If the number on the deed has TRNC in front of it, you should be very wary of proceeding with a purchase.
The authorities and many estate agents may advise you that properties with a TRNC title deed are safe to purchase. However, these title deeds are recognised only by Turkey and by the government of northern Cyprus, and their purchase is considered illegal by all other authorities.
No Title Deed
If there are no title deeds for the land or property that you intend to buy, it could have been Turkish- or Greek Cypriot-owned before 1974. However, the absence of title deeds mean that its ownership is questionable. Properties without title deeds are often available at â€˜bargainâ€™ prices, but a bargain could turn out to be an expensive disaster if the real owner returns to claim after Cyprusâ€™ reunification!
Purchasing a property without title deeds is illegal and is considered very unsafe, even by those estate agents who consider TRNC titles safe.
â€˜Cleanâ€™ Title Deed
The only type of totally secure title deed (known as a clean freehold title deed) is one issued before the Turkish invasion, which wonâ€™t be prefaced by the letters â€˜TRNCâ€™. These are internationally recognised deeds, but unfortunately theyâ€™re virtually impossible to find.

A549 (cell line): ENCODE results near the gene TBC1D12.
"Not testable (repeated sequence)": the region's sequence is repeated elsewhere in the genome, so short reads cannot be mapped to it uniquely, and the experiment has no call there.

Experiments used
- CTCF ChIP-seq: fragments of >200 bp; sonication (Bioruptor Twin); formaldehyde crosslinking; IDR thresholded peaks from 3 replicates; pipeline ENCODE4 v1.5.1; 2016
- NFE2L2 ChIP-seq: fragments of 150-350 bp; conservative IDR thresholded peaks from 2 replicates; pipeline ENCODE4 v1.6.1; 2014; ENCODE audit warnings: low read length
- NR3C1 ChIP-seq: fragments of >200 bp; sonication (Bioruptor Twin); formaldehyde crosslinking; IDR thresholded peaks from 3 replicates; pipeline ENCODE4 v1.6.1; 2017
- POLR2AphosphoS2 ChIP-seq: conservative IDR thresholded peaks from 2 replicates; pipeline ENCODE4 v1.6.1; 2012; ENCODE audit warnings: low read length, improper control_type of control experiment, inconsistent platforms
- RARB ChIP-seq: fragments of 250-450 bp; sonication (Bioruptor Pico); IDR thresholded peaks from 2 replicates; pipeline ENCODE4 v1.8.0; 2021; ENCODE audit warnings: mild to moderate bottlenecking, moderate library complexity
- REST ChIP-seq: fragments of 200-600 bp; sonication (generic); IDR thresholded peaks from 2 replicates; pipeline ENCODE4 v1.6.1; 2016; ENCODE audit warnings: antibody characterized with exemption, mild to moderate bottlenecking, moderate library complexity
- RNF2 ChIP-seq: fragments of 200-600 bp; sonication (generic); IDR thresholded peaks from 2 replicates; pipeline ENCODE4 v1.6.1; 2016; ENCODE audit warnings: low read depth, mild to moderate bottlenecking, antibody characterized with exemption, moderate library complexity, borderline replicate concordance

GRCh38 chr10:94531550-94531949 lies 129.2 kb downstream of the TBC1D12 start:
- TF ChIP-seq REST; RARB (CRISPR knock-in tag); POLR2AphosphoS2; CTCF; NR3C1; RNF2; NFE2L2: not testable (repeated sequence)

Once the price of a property has been agreed, a lawyer will draw up a sale contract detailing the terms of the purchase and any conditions, and both parties must sign it. Itâ€™s likely that the contract will be in Turkish so (unless your Turkish is fluent) you will need to get it translated so that you understand exactly what youâ€™re signing. If youâ€™re using one of the many British estate agents in northern Cyprus, he will usually arrange this for you.
You will be asked to pay a 10 per cent deposit on signing, and your lawyer will then apply to the Ministry of the Interior for permission for you to buy the property. This can take several months but, once permission has been granted, the balance is payable and the transfer of the title can take place.
Normally a buyer pays 6 per cent of the purchase price in tax and the seller pays 3 per cent (on a first sale) or 6 per cent (on subsequent sales). Generally, the purchase price is under-declared to reduce tax liability although this is illegal. VAT isnâ€™t charged on house building as it is in the Republic of Cyprus, although in February 2005 there was a report in a local newspaper that the government was planning to charge foreign buyers VAT at 15 per cent on new properties. Check this carefully before you commit to purchase a property.